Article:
For example: If you want to hang the disks with one inch separating them, trim half-an-inch from the diameter of each of the image disks you wish to use.

If you want to hang the disks in the final arrangement so that they actually touch each other to create the desired effect, cut the circles carefully in full size so the circles just touch.

Mount the circular pieces on circular blocks (foam) as thick as you want to match the circumference of the image circles. Before you do, paint the edges of the circular image mounts matte black so there will be minimal issues with different colour and lighting schemes.

  • TIP: If you mount anything on styrofoam, mount the same material using the same method on the back (using scraps) to minimize the tendency to warp as environmental conditions such as temperature, pressure, and humidity change. – Stan Jul 23 '16 at 3:19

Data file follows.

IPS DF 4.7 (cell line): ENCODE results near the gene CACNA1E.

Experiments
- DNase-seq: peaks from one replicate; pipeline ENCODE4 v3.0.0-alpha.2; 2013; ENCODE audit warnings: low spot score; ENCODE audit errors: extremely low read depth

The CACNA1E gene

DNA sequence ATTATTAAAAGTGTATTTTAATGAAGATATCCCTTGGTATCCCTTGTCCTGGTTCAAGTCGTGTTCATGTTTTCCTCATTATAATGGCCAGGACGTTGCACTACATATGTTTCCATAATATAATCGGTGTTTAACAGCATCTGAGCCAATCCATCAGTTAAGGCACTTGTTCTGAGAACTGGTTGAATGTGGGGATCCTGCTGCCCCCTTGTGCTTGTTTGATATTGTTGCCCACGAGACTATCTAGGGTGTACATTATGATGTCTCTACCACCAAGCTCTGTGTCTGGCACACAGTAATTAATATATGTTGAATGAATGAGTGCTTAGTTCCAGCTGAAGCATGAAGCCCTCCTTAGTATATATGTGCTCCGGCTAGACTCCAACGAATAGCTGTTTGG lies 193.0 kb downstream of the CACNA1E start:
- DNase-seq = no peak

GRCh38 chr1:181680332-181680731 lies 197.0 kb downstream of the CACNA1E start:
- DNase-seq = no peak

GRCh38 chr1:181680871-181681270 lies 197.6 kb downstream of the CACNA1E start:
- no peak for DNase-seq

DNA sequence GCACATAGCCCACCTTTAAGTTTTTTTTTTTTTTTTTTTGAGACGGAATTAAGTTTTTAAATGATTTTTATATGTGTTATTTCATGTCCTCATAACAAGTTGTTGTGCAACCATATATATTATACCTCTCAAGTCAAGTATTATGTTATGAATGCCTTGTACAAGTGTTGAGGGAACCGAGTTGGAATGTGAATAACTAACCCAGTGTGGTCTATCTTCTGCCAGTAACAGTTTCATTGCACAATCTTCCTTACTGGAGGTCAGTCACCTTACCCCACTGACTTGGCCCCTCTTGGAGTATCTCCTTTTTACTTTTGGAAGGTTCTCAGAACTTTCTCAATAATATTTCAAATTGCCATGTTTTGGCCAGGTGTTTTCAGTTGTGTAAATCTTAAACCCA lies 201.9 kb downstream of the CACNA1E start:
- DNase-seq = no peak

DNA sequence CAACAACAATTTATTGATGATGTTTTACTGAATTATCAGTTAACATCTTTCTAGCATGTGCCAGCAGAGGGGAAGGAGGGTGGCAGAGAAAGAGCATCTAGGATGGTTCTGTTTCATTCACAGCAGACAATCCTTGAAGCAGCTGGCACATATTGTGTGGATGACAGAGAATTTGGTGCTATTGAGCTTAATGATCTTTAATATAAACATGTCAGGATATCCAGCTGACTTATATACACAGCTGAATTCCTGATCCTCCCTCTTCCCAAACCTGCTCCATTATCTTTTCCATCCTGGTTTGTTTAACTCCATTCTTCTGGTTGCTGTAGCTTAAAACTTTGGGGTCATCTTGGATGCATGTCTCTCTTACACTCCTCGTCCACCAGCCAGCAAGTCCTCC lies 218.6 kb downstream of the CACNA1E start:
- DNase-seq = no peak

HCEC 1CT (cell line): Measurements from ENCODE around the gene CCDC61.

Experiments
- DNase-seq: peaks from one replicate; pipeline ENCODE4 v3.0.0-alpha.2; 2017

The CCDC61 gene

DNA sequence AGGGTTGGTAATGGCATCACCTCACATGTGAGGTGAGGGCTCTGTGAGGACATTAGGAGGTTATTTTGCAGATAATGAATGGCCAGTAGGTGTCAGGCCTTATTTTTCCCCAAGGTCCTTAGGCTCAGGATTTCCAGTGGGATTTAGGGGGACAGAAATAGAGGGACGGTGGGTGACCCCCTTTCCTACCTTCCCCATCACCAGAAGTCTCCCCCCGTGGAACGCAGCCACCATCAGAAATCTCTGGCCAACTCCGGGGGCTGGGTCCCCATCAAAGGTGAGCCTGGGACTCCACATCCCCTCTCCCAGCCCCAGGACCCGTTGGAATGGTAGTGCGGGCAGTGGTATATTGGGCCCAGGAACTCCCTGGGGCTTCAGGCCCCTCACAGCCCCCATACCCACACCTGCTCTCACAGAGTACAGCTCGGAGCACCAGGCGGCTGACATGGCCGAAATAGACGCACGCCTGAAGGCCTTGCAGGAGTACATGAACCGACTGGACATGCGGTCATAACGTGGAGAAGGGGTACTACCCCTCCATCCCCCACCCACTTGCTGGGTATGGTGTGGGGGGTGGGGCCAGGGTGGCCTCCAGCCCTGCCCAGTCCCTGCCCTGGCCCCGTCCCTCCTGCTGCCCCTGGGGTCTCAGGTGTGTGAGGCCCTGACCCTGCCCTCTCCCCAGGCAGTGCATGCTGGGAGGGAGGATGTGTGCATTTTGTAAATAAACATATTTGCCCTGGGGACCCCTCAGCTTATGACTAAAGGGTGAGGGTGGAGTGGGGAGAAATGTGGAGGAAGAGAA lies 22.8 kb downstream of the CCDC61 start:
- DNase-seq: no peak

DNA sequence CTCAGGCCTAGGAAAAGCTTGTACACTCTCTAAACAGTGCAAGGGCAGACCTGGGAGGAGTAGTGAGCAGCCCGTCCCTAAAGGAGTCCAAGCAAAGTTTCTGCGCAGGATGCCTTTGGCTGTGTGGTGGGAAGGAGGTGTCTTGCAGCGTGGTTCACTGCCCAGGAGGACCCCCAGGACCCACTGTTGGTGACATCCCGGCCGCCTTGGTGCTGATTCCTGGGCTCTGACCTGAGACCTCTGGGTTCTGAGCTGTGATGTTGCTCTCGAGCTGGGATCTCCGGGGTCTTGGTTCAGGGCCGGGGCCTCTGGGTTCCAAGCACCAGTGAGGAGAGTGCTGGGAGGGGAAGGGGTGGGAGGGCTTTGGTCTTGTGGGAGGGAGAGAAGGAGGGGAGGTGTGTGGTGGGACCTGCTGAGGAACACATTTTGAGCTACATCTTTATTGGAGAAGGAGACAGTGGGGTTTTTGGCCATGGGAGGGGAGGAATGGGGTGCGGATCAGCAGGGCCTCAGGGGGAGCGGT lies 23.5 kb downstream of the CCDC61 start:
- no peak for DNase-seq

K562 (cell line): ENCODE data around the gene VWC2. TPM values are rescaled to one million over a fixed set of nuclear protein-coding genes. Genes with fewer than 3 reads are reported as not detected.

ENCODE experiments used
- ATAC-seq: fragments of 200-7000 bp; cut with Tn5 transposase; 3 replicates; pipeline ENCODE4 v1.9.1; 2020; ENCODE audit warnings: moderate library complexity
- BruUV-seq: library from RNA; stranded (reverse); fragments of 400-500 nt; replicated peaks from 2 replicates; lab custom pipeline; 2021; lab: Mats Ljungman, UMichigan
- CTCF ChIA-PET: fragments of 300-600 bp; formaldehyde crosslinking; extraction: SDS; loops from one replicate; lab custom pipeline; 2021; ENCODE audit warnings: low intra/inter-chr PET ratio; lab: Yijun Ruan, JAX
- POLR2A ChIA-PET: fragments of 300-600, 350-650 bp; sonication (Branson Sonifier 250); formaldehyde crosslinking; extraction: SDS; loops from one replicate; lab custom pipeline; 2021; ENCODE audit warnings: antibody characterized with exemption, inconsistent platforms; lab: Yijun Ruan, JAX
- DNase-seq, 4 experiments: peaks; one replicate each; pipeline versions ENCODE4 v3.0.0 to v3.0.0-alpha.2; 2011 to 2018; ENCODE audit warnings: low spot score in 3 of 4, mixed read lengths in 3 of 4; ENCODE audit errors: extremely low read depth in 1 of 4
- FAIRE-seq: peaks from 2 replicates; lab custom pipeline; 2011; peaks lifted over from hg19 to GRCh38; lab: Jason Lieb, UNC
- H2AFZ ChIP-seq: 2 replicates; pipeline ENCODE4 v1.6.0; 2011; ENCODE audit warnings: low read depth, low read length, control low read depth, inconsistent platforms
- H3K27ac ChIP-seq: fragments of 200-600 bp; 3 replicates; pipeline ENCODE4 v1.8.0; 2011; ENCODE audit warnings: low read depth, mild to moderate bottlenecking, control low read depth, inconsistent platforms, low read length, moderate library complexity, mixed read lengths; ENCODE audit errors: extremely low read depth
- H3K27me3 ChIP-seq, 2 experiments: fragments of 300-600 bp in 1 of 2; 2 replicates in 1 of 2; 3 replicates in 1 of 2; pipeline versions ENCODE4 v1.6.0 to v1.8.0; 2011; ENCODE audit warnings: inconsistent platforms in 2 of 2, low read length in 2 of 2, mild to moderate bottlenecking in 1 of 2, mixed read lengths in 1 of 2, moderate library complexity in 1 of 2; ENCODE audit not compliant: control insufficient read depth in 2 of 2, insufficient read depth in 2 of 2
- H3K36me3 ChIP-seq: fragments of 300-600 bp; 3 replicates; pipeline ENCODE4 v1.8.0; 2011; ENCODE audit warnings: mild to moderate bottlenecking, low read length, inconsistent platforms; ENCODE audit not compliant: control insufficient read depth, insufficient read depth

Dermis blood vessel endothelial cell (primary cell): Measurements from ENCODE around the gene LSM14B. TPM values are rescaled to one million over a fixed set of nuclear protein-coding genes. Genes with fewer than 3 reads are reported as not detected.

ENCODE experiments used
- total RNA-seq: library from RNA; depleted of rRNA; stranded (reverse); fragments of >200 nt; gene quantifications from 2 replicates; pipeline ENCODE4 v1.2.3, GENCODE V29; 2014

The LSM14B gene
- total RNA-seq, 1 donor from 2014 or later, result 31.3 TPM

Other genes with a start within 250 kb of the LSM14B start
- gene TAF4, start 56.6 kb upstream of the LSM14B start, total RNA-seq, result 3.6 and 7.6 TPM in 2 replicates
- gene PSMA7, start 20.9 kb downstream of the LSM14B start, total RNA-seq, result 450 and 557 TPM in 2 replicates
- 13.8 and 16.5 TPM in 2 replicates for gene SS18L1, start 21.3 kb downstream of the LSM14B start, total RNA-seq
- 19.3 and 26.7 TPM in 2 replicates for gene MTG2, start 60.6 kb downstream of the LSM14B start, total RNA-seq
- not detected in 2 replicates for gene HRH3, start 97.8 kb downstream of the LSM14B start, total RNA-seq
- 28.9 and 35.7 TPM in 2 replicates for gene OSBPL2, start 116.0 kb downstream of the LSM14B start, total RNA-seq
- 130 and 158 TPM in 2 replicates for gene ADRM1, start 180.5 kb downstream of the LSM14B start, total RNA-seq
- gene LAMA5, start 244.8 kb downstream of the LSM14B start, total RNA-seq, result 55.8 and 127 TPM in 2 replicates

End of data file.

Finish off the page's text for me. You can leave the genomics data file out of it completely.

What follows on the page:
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welcome to GDSE!

For what you need, I would suggest using masks

In order to do this, the workflow that I would suggest is;

Open your file (good start) ;)

Make a new layer (bottom right of the layer panel)

Hit 'U' to access the shape tool - you'll want to select the ellipse tool as below;

Ellipse Tool

Holding SHIFT and dragging your cursor will enable you to make a circle shape. The properties for this circle can be changed in the properties panel, so don't worry if you don't get the right size first time.

Properties Panel

So the bit to consider here is the W and H properties, you'll want to change them to make sure that they are the size that you need. (Click the link icon between the pair so that you only have to type the change once). The colour of the circle won't matter as we will be simply using it to make a selection.

So you've already established that you want an extra 5cm on the radius of the circle to make sure that you can cover the sides of the print. I would also suggest adding approx. 3mm bleed to that there are no white patches.